BancorpSouth Inc. in Tupelo, Miss., surprised investors late last week by announcing it would delay filing its annual report because auditors found asset-quality issues that will likely require an earnings restatement.
The $13.2 billion-asset company has weathered the economic downturn relatively well, and it declined on Friday to provide further details on the extent of its credit problems or when it would file the report with the Securities and Exchange Commission.
Analysts said that lack of disclosure likely contributed to the market's harsh reaction. BancorpSouth's shares fell 13.6% by late afternoon Friday in heavy trading.
"This has been a company that had held up extremely well from a credit perspective," said Mark Muth, an analyst at Howe Barnes Hoefer & Arnett Inc.
"They had a little slippage in recent quarters, but nothing compared to the sector as a whole," he continued. "They still looked very strong. The market is fearing the worst at this point, especially given the skimpy details in the release and no time line for when revisions would be made."
A statement from Aubrey Patterson, the company's chairman and chief executive, said: "We are taking all actions necessary to release our final audited 2009 financial results as soon as possible. Regardless of the outcome of the current review, we are confidently looking forward to continued strong performance as a company."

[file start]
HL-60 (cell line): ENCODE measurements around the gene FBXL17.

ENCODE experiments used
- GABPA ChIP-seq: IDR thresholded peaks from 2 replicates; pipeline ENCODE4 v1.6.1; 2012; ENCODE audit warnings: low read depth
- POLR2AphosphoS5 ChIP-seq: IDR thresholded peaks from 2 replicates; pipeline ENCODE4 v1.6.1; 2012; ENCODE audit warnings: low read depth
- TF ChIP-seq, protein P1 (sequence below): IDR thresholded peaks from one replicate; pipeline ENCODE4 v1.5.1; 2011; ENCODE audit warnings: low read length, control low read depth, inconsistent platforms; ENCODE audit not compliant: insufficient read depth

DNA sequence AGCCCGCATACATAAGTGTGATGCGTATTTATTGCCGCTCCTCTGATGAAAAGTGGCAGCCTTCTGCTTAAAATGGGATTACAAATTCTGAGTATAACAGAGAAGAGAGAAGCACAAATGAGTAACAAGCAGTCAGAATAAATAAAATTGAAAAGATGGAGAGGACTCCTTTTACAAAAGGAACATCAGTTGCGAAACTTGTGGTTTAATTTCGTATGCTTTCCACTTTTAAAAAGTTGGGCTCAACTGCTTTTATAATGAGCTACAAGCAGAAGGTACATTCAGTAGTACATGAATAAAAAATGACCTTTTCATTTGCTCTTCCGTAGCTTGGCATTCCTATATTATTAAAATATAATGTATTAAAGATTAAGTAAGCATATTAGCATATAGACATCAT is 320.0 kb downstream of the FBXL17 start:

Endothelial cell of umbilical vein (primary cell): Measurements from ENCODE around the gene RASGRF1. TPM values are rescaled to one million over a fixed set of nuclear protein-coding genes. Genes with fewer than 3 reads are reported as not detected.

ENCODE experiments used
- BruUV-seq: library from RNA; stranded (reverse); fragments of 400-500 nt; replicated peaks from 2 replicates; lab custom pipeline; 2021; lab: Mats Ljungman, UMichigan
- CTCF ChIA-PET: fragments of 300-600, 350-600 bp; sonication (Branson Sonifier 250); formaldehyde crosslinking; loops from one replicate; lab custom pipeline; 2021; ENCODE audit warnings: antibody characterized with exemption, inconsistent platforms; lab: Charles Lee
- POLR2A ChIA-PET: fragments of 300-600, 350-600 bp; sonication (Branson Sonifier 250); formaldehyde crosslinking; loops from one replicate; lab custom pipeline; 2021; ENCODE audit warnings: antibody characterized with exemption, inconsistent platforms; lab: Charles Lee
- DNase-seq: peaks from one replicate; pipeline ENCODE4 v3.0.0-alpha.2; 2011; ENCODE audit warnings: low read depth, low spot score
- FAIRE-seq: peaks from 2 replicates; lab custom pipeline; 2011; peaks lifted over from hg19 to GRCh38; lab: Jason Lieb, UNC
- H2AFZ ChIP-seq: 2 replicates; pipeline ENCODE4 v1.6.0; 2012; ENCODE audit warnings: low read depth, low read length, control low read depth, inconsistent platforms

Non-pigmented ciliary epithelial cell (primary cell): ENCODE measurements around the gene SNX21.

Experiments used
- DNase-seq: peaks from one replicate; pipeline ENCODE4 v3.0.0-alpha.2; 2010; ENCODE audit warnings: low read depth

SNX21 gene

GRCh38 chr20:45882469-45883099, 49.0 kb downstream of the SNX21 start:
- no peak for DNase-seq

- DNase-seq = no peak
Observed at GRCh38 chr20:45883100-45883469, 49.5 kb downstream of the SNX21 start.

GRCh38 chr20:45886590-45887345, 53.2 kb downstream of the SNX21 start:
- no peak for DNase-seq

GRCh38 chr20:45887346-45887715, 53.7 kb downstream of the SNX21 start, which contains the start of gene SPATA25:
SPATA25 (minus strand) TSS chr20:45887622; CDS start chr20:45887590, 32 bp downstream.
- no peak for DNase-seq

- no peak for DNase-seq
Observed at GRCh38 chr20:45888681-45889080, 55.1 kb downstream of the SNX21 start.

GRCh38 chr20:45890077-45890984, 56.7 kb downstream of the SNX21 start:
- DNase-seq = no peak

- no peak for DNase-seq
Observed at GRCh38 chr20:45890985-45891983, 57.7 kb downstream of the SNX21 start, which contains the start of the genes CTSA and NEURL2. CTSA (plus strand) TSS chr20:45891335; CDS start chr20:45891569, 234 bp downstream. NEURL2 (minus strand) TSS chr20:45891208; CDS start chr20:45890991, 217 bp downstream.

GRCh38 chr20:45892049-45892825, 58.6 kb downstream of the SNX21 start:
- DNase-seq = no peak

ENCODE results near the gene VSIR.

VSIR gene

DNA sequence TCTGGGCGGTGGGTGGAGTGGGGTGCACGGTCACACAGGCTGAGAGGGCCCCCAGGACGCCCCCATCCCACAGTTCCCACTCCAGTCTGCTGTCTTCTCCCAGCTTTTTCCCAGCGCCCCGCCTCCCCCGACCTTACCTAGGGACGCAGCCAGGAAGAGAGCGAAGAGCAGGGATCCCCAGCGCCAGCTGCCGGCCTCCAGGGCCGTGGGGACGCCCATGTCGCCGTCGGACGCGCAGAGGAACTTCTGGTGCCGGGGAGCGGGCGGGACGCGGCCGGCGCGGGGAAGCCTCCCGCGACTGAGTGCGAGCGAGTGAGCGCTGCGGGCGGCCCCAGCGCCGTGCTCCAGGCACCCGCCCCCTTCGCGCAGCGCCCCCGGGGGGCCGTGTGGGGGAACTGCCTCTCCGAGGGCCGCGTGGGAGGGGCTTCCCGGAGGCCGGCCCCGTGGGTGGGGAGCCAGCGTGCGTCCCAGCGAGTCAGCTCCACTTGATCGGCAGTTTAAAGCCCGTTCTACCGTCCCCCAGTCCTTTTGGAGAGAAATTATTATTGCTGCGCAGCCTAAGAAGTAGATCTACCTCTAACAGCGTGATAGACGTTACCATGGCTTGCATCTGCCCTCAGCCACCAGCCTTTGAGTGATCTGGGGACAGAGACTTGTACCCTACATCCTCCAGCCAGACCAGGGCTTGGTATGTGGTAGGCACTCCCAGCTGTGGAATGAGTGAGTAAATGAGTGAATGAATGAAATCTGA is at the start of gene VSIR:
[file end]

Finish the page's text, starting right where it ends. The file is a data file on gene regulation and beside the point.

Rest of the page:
BancorpSouth was scheduled to file the results today.
BancorpSouth's credit quality has held up better than many other banks because it is a conservative lender that operates in smaller cities where the real estate bubble was not as pronounced.
But those second-tier markets are now starting to feel the ripple effects of real estate troubles, and that could be affecting BancorpSouth's results, said Adam Barkstrom, a managing director with Sterne, Agee & Leach.
"Traditionally they had been in slower-growth markets and they were fairly conservative lenders, which meant we didn't see the loan growth and balance-sheet growth at BancorpSouth that you saw at others," he said.
Barkstrom also noted the lack of disclosure, saying it could signal that the company has found a serious problem.
"For these guys to do it this way, I think it is more than a mere blip," he said.
But not everyone agrees that BancorpSouth's approach is a signal that credit quality has suffered significantly.
Michael Rose, an analyst at Raymond James & Associates, said in his view the market overreacted to the news of the delay.
"Any credit problems they have are manageable," he said. "I don't think any potential problem would be devastating to the company."
On Jan. 21, BancorpSouth reported fourth-quarter earnings of $19.4 million, up 16% from a year earlier. It earned 23 cents a share, below Wall Street expectations of 29 cents. The miss in estimates was attributed to higher-than-expected credit costs.
The credit loss provision for the quarter was $34.7 million, almost double a year earlier and up roughly 50% from the third quarter.
BancorpSouth reported chargeoffs of $24.6 million or 1.01% of average loans, up from 0.57% in the fourth quarter of 2008 and 0.68% in the third quarter.
Its nonperforming loans increased 34 basis points in the quarter, to 1.48% of loans.
In announcing the filing delay, BancorpSouth's press release said its auditors, KPMG LLC, determined certain asset-quality indicators, "including the allowance for credit losses, and their impacts on BancorpSouth's financial statements for the quarter," were under review and were expected to lead to a decline in net income for 2009.